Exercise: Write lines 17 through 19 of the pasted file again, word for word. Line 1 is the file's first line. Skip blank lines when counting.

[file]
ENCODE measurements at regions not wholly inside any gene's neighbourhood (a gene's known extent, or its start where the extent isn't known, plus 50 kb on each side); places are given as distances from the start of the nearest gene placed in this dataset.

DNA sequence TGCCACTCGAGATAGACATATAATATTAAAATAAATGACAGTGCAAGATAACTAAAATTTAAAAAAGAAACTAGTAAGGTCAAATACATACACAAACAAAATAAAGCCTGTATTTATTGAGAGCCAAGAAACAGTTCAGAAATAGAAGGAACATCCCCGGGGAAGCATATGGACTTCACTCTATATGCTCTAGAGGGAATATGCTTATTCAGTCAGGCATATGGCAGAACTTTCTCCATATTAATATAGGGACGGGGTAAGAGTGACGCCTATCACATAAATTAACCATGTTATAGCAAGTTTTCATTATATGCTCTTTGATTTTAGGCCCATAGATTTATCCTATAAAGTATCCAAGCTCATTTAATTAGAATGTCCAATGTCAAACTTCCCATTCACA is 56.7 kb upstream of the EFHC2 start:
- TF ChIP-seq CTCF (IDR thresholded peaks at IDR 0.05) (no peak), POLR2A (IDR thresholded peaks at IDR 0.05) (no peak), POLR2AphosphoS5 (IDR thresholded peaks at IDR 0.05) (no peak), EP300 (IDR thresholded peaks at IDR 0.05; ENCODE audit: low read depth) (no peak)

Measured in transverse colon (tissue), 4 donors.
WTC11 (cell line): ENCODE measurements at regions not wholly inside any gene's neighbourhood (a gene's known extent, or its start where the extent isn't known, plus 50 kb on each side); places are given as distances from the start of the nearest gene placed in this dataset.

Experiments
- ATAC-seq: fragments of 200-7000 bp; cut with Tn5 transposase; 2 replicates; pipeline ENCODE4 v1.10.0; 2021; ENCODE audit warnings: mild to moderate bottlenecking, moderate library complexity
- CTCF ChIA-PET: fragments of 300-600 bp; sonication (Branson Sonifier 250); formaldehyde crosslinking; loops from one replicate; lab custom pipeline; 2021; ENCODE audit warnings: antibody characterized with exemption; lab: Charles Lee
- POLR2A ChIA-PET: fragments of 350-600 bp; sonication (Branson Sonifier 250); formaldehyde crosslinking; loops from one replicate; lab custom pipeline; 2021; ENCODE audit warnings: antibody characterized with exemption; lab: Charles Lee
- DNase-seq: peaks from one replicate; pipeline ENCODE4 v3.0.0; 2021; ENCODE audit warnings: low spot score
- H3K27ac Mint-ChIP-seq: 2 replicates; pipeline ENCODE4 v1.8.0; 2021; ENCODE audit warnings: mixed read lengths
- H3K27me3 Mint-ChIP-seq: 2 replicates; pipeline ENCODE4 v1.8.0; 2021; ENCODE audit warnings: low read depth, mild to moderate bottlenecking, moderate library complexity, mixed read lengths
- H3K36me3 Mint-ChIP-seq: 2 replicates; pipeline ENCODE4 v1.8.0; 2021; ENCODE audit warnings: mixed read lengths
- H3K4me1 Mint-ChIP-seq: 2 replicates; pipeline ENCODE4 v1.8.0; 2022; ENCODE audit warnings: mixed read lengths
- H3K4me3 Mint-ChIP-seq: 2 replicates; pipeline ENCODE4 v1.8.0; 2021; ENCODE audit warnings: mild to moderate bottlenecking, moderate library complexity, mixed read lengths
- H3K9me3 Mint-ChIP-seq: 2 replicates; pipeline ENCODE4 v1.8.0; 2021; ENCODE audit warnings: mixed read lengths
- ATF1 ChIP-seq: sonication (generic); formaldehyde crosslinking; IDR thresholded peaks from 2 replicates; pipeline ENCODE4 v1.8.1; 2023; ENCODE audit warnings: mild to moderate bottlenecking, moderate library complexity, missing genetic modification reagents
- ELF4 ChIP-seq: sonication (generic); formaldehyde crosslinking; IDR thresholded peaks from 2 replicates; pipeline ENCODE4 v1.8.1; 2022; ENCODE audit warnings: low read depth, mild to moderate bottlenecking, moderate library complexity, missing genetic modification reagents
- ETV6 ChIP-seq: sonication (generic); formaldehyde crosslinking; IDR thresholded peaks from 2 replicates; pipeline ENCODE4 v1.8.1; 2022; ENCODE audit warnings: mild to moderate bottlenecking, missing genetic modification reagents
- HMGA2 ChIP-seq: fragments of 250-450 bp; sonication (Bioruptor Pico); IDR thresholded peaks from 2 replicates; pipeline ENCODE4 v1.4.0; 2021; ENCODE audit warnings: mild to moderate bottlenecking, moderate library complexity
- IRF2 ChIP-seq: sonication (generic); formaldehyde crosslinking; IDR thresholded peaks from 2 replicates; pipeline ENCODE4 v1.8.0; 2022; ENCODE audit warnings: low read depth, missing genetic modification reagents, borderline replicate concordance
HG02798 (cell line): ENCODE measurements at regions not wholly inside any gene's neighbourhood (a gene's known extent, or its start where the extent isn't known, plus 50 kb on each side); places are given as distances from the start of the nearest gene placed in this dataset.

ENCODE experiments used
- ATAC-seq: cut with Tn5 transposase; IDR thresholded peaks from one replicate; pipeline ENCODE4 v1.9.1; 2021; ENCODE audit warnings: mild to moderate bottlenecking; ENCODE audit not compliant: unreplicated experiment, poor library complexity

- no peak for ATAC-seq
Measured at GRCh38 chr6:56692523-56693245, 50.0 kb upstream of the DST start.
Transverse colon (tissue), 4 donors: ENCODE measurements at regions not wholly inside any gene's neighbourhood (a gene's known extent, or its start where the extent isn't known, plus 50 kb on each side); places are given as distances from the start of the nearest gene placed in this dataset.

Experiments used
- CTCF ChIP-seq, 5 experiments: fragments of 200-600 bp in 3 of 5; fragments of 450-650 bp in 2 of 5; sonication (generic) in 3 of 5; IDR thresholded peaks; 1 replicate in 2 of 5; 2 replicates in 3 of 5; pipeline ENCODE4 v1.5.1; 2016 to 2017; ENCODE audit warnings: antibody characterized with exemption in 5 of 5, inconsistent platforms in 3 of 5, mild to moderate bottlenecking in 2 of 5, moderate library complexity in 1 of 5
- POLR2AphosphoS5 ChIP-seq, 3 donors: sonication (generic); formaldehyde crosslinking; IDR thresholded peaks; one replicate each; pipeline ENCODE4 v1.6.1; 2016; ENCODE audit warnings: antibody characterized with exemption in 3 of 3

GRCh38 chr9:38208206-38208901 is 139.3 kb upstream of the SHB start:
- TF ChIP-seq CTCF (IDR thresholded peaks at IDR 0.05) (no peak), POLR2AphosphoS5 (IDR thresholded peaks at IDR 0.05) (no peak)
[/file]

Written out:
- ATF1 ChIP-seq: sonication (generic); formaldehyde crosslinking; IDR thresholded peaks from 2 replicates; pipeline ENCODE4 v1.8.1; 2023; ENCODE audit warnings: mild to moderate bottlenecking, moderate library complexity, missing genetic modification reagents
- ELF4 ChIP-seq: sonication (generic); formaldehyde crosslinking; IDR thresholded peaks from 2 replicates; pipeline ENCODE4 v1.8.1; 2022; ENCODE audit warnings: low read depth, mild to moderate bottlenecking, moderate library complexity, missing genetic modification reagents
- ETV6 ChIP-seq: sonication (generic); formaldehyde crosslinking; IDR thresholded peaks from 2 replicates; pipeline ENCODE4 v1.8.1; 2022; ENCODE audit warnings: mild to moderate bottlenecking, missing genetic modification reagents